Romuald i Roman

Romuald i Roman Muza Polskie Nagrania EP
Romuald i Roman’s only EP

Pete Kowalski,  a new contributor, is beginning a series on some very rare ’60s rock records from Poland, starting with Romuald i Roman:

Romuald i Roman PosterRomuald & Roman, one of the most interesting Polish bands active in the 1960s was founded in Wrocław, Poland in the spring of 1968 with the following lineup:

Romuald Piasecki – guitar, vocals
Roman Runowicz – guitar, vocals
Jacek Baron – bass, vocals
Andrzej Tylec – drums, vocals

After a few months of concert activity, Jacek Baron was replaced by Leszek Muth. Core members of the band were Romuald Piasecki and Roman Runowicz, hence the band’s name.

Romuald i Roman Muza Polskie Nagrania 45 Pytanie Czy HasłoRomuald & Roman were one of the first Polish groups whose music could be easily called “psychedelic” (a notable mention goes to ELAR-5, their 1967 recording “Moloch” is vastly reminiscent of Syd Barrett-era Pink Floyd, with intense guitar feedback and fuzz) and they were the first avant-garde rock band in communist Poland to release a record which was only possible through state-owned and state-controlled record company Polskie Nagrania. Their shows often incorporated innovative, psychedelic light shows, at the time unheard of on the wrong side of the Iron Curtain.

Romuald i Roman Muza Polskie Nagrania 45 CzłowiekTheir officially released discography is rather modest but as with many Polish groups, the amount of what was released on records is notwithstanding the number of actual recordings, often committed in local radio station studios. Romuald & Roman recorded about 2LPs worth of material, but only one EP and one song on a pop music compilation album was released:

Muza N0560 – “Pytanie czy hasło” / “Człowiek” (7” 45rpm extended play; 1969)
Muza XL0623 – Przeboje Non-Stop – side B, track 2: “Bobas” (12” LP compilation album, 1970)

The aforementioned 45 is among the rarest and the most wanted Polish beat records. Both sides are deeply psychedelic, with hypnotic, hallucinatory “Pytanie czy hasło” (“Question or Password”) being especially recommended to any collector interested in 1960s rock music from behind the Iron Curtain. “Człowiek” (“Man”) is more upbeat yet full of broken rhythmic patterns, strange sound effects and assorted psychedelia.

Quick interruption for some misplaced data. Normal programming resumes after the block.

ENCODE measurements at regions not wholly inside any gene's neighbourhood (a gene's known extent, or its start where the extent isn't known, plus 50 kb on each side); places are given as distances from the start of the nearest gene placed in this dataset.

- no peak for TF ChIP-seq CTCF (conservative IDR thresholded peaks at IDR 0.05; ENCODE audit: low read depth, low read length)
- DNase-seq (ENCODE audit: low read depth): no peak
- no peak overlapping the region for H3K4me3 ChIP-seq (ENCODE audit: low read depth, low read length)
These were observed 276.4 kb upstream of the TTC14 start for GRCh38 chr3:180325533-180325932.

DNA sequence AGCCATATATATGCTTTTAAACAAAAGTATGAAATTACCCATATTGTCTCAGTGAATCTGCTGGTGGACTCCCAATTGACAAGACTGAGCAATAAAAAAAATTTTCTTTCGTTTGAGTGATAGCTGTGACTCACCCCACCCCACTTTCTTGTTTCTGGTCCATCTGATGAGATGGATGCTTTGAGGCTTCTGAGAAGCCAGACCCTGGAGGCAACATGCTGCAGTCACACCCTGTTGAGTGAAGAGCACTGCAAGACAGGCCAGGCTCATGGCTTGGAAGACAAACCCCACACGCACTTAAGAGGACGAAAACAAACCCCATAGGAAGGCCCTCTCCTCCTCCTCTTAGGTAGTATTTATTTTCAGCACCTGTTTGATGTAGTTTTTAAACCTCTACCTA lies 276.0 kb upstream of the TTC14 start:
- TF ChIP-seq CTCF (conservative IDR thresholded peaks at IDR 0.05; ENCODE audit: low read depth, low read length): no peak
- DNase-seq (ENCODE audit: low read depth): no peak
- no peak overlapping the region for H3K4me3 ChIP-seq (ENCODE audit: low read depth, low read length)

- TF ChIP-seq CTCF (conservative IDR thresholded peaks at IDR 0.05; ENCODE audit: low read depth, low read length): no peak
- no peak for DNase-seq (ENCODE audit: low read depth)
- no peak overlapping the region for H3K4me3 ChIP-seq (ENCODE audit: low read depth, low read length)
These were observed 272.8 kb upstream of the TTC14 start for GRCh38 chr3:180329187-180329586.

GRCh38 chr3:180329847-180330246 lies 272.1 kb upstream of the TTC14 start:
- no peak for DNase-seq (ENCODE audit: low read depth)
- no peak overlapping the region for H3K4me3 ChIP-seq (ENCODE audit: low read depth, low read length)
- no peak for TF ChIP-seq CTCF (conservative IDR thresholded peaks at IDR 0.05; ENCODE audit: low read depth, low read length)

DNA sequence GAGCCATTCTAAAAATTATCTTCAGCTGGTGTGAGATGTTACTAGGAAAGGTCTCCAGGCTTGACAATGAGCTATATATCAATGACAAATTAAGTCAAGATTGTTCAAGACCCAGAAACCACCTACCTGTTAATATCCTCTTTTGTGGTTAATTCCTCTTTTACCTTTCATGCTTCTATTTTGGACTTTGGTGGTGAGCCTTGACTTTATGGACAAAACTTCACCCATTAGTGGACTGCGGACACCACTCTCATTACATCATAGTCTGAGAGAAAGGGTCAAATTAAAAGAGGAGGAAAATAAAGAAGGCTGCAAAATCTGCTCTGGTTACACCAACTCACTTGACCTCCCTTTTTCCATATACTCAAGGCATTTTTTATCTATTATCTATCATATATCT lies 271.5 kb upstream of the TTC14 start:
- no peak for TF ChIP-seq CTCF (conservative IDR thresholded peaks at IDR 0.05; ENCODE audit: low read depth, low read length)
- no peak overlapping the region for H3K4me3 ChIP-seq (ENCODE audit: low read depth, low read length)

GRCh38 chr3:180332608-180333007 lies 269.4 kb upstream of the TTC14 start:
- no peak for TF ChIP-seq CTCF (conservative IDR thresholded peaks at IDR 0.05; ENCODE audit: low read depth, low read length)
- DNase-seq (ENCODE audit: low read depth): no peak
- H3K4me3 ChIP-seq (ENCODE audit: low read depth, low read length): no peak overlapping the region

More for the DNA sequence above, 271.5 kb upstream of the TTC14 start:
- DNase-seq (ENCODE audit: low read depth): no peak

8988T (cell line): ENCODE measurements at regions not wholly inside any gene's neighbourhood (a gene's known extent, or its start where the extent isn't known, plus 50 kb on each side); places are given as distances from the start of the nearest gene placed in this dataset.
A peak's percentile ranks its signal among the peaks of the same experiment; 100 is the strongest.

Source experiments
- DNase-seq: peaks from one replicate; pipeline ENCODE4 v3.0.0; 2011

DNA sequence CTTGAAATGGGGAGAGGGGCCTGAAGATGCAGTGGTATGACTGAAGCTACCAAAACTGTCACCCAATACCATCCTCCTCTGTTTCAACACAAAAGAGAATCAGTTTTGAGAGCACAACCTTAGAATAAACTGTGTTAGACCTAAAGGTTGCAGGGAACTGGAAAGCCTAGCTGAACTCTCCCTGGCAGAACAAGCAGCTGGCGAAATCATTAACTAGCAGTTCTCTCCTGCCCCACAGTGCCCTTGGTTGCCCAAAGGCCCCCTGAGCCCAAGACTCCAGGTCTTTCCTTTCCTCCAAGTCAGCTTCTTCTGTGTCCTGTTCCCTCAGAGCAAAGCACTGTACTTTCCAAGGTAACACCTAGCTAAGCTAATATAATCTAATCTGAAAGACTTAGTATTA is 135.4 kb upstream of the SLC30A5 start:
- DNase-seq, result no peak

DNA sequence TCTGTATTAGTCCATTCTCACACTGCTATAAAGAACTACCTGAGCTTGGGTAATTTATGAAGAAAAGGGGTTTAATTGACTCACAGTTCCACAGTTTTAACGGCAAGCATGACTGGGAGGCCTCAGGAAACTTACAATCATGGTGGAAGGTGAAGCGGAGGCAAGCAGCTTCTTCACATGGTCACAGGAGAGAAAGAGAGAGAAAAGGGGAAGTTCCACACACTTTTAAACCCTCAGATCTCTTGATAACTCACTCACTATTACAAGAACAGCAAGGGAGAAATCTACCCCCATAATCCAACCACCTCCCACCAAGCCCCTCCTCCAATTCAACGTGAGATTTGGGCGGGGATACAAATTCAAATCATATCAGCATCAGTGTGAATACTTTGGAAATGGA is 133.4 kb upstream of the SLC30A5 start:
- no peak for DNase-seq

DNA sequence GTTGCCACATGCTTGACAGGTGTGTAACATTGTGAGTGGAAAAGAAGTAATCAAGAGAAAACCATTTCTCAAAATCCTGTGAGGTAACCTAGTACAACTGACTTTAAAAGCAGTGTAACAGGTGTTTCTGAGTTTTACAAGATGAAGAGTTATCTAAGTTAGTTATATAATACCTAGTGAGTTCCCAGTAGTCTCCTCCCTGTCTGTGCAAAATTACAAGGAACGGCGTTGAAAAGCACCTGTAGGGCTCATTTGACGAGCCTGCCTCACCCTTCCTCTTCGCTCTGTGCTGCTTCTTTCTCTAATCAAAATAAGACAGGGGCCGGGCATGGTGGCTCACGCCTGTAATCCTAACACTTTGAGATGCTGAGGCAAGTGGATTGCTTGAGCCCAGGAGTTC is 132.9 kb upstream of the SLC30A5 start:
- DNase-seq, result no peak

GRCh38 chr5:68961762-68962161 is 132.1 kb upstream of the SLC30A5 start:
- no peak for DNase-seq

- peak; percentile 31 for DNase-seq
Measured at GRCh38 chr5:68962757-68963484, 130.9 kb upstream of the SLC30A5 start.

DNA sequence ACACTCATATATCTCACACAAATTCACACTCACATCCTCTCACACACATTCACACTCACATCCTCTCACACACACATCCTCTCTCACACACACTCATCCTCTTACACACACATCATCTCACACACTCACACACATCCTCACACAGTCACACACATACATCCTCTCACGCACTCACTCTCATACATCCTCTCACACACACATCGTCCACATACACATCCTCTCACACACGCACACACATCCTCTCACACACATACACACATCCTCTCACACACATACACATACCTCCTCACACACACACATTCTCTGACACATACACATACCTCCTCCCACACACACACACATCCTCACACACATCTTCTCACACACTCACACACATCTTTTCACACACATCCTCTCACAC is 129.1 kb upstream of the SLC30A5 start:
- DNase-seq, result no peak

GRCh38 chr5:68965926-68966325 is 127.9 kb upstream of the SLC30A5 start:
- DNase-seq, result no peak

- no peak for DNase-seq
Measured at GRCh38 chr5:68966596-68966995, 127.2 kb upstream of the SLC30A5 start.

“Bobas” (“Tot”) is probably their best-known song, starting with a loud fuzzed-out feedback and bizarre screams. The lyrics are witty, showing a tot’s point of view mixed with philosophical reflections: “No, I don’t want to grow so old to have to swear all the time”.

Other songs by Romuald & Roman include: “Stał ten dom” (“There Used to Be a House”; an anti-war protest song), “Towarowy Rusza do Indii” (their most psychedelic recording, with a running time of nearly 10 minutes, the abbreviation of the title: TRI is the name of a solvent frequently used by Polish hippies to get high – the title is a Polish counterpart to “Lucy in the Sky with Diamonds)”, “A ja nigdy i basta” (“I Will Never Get Married, Period”).

The band didn’t get much promotion in the media, which was more interested in less subversive music (psych pop renditions of soldier songs, for instance). After 1971, the band would often go through line-up changes, repeatedly suspending activity. No further recordings were released in the 1970s. Most of Romuald & Roman’s recorded material is available on 2CD compilation released by Polskie Radio.

Romuald i Roman Muza Polskie Nagrania EP back

Buddy and the Beaumen

Buddy and the Beaumen photo
Buddy and the Beaumen

Buddy and the Beaumen Gretchem 45 Blue Feelin'Buddy and the Beaumen had one single on Gretchem 101, “Blue Feelin'” / “Hold On I’m Comin'” released in 1967.

Although the label for “Blue Feelin'” lists J. Henslee as songwriter, “Blue Feeling” was written by James Henshaw and made famous by the Animals in 1964.

Buddy Smith produced the single but I don’t know who else was in the group. The band photo lists Fort Worth for their location.

The Beaumen are listed as playing on the opening night of the 19th Annual Optimist Carnival in Waxahachie in August, 1966, followed by a group I haven’t heard of, the Unexpecteds on the next night. Waxahachie is about 30 miles south of the center of Dallas.

In early 1967 Buddy & the Beaumen shared billing with the Mystics as the top attractions at the Irving Teen A-Go-Go in early 1967.

When I bought this photo, it came with another, unknown group photo (the Pathfinders?) from the Brewer Photography Class, probably the Brewer High School on the west side of Fort Worth.

The Feebeez

Feebeez Stange 45 Walk Away

Albuquerque, New Mexico was home to the Feebeez. According to a couple comments on the web, the band members were:

Sharon Westcott – lead vocals, guitar
Sherry Haglar – keyboards
Chris (surname?) – bass
Sherry Stange – drums

Luckily the group cut a single with two original songs by guitarist Sharon Westcott. “Walk Away” has a quick, unusual beat with vocals in unison. The flip is maybe even better, the moody “Season Comes”.